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2 very important sets of career / certification questions!!!

By davioh2001 ·
Question set #1 certifications:
I'm wondering what would be THE BEST training resource for those that have very limited budgets(around $100+I am wanting electronic resources only like practice tests)...PLEASE CHIME IN & let me know if you've had experience with the following... how good are the training resources?
can anyone find the link to the $99 unlimited access promotion? how good are the training resources? how good are the training resources?

D. other???? are there other better resources out there?

Question set #2 entry level career strategy:

Ok this is the question: I have seen MANY ads that want a diverse set of skills (must know microsoft, novell, and linux. Must know java, c++, assembly, c#) etc.

My question is do you think its better to specialize in one product certifcation or many and why?

I ask because as I move forward with my training I need to make a decision become the jack of all trades/master of none or focus on just one or 2 things. As an example I have decided to focus on learning JUST JAVA for my programming language! Is this approach foolish due to being to narrow?

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by secure_lockdown In reply to 2 very important sets of ...

there is more money in specializing on one particular thing than being a jack of all trades.

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True, as long...

by Lumbergh77 In reply to specialize long as you know what to specialize in. The more specialized you are, the more trapped you are.

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by secure_lockdown In reply to True, as long...

lets put it this way.

you bring in a generic programmer - you pay him/her X amount of dollars.

you bring in a SAP or PeopleSoft specialist - you pay him/her 100 times more than joe **** programmer.

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"Time of Life"

by ross.bale In reply to

Specialisation depends on what stage in your career you are, if in the early to mid stages, diversification makes you appeal to the largest audience. Most companies despite Microsoft's thinking do not tend to stick to one vendor or technology, especially in support, you may need to support servers, firewalls, network hardware all of which will require a different skill set. Also concentrate on good core knowledge areas such as Networking - this will be required in any IT job these days, if you are a bit later on in your career, specialise, but don't lose all the other generalist skills at it's expense - you never know when you might need them !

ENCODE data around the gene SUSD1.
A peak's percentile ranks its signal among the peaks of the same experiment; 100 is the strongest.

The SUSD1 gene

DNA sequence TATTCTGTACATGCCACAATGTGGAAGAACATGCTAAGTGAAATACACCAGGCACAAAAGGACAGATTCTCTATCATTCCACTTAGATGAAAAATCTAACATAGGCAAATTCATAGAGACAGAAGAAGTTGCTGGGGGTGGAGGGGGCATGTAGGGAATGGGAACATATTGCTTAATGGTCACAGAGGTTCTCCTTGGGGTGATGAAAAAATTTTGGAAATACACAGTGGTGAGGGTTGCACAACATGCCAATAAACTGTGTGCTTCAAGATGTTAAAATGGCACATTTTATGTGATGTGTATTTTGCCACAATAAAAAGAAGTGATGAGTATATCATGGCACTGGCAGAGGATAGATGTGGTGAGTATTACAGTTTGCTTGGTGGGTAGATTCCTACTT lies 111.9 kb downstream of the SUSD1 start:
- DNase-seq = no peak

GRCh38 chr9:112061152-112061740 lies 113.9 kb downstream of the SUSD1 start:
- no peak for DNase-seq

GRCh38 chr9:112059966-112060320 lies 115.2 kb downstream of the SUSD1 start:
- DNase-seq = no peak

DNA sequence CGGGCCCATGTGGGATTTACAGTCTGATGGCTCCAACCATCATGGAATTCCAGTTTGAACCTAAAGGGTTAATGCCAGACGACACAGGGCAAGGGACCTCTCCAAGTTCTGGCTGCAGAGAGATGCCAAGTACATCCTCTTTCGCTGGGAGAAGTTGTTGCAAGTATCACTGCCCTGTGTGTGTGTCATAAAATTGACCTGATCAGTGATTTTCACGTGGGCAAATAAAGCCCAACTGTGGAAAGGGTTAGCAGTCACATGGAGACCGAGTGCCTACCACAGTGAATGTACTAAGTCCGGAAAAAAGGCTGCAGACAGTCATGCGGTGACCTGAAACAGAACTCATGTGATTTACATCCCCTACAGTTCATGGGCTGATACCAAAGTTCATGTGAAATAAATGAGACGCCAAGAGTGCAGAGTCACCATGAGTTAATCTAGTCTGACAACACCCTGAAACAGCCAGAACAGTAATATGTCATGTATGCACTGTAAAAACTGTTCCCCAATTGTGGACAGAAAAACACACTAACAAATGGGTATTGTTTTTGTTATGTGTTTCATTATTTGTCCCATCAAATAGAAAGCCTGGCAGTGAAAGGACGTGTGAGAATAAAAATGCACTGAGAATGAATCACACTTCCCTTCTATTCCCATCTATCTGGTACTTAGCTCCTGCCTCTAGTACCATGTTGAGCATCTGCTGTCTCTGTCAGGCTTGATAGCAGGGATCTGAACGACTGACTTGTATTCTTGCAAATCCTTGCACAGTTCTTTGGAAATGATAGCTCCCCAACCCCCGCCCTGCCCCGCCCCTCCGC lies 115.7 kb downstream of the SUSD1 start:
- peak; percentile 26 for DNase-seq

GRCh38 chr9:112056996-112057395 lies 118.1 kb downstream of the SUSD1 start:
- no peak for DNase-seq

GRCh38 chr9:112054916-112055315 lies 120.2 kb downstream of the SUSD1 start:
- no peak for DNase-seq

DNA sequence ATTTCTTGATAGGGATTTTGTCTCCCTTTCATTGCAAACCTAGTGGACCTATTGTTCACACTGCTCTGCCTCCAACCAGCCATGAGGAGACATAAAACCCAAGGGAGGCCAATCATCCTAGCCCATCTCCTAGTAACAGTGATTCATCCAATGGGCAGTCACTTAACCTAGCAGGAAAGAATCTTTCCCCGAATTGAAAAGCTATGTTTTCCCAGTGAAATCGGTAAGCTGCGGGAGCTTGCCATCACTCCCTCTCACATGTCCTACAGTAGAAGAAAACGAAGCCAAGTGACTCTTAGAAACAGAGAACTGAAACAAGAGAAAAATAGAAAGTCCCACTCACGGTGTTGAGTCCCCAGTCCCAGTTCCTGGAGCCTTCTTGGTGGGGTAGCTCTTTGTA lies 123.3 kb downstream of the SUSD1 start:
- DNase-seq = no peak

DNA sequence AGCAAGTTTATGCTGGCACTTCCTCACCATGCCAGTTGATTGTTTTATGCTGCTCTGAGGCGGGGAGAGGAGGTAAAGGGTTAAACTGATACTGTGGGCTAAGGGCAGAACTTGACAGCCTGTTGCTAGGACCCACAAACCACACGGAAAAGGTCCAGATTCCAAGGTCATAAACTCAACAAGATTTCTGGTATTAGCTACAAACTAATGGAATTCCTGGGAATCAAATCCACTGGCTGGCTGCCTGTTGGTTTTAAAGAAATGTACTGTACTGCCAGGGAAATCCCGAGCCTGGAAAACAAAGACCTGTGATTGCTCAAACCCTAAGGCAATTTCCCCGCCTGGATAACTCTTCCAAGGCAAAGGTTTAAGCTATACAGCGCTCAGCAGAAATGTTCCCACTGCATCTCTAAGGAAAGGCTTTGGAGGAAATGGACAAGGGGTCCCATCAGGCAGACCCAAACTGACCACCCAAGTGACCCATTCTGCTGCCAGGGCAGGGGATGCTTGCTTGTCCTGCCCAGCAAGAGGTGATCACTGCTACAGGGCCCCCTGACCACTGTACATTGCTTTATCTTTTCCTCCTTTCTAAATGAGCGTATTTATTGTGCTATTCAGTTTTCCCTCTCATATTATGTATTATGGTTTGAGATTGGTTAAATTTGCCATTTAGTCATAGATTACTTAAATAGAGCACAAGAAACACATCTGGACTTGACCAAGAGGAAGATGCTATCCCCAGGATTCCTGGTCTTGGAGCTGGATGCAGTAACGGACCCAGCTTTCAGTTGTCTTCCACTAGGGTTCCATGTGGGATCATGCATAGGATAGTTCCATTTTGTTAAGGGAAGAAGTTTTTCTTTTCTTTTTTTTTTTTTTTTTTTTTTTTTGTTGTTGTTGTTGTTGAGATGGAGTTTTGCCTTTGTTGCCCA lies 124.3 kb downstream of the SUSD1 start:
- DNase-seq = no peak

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Yes, but if you are...

by admin In reply to

Looking at it from a selling instead of buying perspective, the generic programmer will have a much larger market pool and if young or unplaced is much more likely to stay in work.

I would say start off general and work to a speciality in a field once placed.

It's hard to get a job as a specialist right off.

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Sybex Books

by jrisner In reply to 2 very important sets of ...

Read lots of books. Sybex are the best. I would also recommend trying to start out with a cert that will get your foot in the door. Like MCP or A+. You can later make a decision about whether or not to specialize.

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Sybex good but what about the sites in the original post?

by davioh2001 In reply to Sybex Books

I already have plenty of books. I was really wanting to know about the sites I had mentioned in the first post. I was thinking about but someone else said they are nothing but cbts (which to me isnt necessarily a bad thing).

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by jrisner In reply to Sybex good but what about ...

I know someone who has several certs and he uses Transcenders

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Sybex - I second that notion

by house In reply to Sybex Books

Grab a sybex book and run labs while you are going through the chapters. They are the best publications in the field. :)

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study material

by Japneezprincess10 In reply to 2 very important sets of ...

I have always heard that transcender is very helpful...

Check them out!


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